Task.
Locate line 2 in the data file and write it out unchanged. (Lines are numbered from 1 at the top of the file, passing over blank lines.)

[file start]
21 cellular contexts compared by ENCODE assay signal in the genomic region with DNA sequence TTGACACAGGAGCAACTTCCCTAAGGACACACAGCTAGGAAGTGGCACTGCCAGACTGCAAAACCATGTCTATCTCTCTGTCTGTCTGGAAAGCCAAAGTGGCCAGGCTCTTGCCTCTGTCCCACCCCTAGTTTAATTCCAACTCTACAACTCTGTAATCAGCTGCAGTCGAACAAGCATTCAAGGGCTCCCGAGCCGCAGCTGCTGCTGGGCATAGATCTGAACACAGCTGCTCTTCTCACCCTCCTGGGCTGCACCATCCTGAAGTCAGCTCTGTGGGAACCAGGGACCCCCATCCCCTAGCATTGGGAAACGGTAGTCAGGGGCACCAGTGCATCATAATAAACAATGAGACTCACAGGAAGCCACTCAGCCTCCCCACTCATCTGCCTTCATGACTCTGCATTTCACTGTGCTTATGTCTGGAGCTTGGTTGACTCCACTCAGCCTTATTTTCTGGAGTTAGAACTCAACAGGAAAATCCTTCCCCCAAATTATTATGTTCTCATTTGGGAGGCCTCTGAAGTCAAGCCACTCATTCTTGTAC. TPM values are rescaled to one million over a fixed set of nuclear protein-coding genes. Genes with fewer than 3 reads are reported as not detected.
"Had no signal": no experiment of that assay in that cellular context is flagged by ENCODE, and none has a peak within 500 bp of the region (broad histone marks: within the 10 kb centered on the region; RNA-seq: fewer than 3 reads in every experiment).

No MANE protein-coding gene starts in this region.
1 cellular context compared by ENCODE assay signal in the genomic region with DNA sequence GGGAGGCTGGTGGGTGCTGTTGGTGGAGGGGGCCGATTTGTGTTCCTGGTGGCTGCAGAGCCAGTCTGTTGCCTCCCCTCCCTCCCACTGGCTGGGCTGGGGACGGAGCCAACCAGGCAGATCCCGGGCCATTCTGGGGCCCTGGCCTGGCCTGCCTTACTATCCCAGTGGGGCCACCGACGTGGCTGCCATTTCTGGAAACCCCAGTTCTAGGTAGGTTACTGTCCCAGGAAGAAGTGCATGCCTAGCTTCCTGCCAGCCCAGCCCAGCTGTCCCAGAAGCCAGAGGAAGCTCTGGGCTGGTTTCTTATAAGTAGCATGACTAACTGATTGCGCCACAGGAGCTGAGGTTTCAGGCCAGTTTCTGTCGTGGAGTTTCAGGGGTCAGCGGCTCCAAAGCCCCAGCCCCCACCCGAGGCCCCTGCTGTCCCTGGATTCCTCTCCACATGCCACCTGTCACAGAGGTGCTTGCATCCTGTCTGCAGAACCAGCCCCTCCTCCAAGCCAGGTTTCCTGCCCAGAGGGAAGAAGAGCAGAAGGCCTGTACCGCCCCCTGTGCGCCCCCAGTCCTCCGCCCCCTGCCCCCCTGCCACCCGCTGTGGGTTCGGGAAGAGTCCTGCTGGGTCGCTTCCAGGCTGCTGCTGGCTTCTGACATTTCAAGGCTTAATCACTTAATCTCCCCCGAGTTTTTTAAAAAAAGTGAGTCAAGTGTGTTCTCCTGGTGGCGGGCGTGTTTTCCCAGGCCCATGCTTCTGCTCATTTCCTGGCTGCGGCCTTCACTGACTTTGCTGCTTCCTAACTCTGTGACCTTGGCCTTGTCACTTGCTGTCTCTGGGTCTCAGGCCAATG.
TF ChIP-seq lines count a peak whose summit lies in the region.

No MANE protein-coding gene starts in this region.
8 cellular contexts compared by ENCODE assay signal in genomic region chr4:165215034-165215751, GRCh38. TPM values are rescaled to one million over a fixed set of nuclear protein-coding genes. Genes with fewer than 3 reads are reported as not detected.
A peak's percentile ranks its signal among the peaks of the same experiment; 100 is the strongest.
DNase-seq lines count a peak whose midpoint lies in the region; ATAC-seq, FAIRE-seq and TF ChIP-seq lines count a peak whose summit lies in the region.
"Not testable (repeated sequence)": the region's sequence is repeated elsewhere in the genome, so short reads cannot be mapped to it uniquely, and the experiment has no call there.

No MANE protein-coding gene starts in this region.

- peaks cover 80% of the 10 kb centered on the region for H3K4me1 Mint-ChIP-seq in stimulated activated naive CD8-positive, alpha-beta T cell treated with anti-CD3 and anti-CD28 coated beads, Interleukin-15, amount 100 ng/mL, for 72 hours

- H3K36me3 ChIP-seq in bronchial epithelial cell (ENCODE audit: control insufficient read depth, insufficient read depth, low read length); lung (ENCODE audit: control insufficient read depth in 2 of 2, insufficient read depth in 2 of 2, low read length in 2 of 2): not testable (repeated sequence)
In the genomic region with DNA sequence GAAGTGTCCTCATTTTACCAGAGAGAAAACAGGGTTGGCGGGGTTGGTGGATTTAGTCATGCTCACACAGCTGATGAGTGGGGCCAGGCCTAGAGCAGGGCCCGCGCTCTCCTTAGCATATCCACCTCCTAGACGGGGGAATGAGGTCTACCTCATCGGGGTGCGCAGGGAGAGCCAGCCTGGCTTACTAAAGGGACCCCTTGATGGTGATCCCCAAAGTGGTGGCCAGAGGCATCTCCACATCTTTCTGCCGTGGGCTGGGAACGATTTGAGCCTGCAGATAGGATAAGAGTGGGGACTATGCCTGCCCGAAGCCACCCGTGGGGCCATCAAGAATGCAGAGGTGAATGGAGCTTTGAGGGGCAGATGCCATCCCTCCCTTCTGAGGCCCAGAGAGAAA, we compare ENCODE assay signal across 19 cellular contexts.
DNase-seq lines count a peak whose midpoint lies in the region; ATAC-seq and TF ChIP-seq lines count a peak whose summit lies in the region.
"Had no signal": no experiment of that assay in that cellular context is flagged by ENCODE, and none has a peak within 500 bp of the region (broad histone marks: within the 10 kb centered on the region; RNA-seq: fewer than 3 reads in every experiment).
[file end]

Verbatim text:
"Had no signal": no experiment of that assay in that cellular context is flagged by ENCODE, and none has a peak within 500 bp of the region (broad histone marks: within the 10 kb centered on the region; RNA-seq: fewer than 3 reads in every experiment).